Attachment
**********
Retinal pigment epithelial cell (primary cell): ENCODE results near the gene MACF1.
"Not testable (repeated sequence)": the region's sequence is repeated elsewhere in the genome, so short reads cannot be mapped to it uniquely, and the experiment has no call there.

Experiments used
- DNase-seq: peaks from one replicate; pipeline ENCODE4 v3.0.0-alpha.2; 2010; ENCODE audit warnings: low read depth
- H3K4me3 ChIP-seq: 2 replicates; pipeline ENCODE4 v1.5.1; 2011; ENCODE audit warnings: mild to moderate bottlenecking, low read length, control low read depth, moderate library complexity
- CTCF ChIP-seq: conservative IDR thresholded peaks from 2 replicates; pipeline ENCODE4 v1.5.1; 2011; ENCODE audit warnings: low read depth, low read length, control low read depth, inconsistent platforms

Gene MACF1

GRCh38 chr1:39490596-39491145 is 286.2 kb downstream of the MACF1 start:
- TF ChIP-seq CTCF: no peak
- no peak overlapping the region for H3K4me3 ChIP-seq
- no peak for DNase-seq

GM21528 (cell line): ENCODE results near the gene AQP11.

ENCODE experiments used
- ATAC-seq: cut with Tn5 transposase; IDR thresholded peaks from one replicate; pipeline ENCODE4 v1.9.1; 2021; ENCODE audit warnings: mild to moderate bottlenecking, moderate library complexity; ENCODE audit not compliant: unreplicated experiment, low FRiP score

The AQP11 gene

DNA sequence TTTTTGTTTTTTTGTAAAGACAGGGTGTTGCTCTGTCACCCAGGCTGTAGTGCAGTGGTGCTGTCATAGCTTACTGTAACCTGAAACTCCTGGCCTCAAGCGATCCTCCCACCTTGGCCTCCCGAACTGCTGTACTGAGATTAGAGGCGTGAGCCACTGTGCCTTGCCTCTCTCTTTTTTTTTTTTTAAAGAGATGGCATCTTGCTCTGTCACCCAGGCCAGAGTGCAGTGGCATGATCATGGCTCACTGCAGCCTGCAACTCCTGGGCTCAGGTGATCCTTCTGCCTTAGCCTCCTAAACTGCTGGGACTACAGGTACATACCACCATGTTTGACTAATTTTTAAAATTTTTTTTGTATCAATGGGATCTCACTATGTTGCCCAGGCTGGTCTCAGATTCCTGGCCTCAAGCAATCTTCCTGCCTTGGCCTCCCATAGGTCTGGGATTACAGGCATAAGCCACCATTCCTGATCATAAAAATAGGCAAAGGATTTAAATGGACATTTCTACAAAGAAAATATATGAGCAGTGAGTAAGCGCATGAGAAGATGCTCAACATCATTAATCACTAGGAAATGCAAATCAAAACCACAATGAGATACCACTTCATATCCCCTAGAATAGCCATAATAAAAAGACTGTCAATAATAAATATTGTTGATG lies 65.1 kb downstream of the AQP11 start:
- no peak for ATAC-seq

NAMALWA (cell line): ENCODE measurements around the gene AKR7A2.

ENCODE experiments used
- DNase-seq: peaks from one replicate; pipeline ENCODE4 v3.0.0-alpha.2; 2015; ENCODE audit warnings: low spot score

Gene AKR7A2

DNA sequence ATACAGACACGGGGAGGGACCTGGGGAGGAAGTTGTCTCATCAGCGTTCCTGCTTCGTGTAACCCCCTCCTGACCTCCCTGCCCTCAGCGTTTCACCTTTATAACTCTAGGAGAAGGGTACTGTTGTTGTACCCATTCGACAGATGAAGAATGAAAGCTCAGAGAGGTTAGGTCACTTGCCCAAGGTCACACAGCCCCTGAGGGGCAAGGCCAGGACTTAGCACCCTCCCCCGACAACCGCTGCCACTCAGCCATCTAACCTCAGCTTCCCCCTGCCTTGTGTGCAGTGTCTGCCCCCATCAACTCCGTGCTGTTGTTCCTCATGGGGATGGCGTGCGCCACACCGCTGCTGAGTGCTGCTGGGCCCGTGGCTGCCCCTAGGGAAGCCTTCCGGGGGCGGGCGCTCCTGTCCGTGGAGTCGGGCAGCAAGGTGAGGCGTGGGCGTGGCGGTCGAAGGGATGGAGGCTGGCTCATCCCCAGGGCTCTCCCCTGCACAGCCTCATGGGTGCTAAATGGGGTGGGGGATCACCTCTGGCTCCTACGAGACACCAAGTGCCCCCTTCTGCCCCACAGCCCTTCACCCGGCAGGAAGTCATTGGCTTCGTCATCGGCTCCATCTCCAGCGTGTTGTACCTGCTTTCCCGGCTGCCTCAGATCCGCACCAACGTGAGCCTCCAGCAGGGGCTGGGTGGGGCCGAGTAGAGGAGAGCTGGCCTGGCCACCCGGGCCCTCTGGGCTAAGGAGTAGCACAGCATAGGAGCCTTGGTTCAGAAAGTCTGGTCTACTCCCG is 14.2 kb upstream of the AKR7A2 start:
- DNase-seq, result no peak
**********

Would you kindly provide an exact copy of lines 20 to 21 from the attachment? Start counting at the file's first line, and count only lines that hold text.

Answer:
- DNase-seq: peaks from one replicate; pipeline ENCODE4 v3.0.0-alpha.2; 2015; ENCODE audit warnings: low spot score

Gene AKR7A2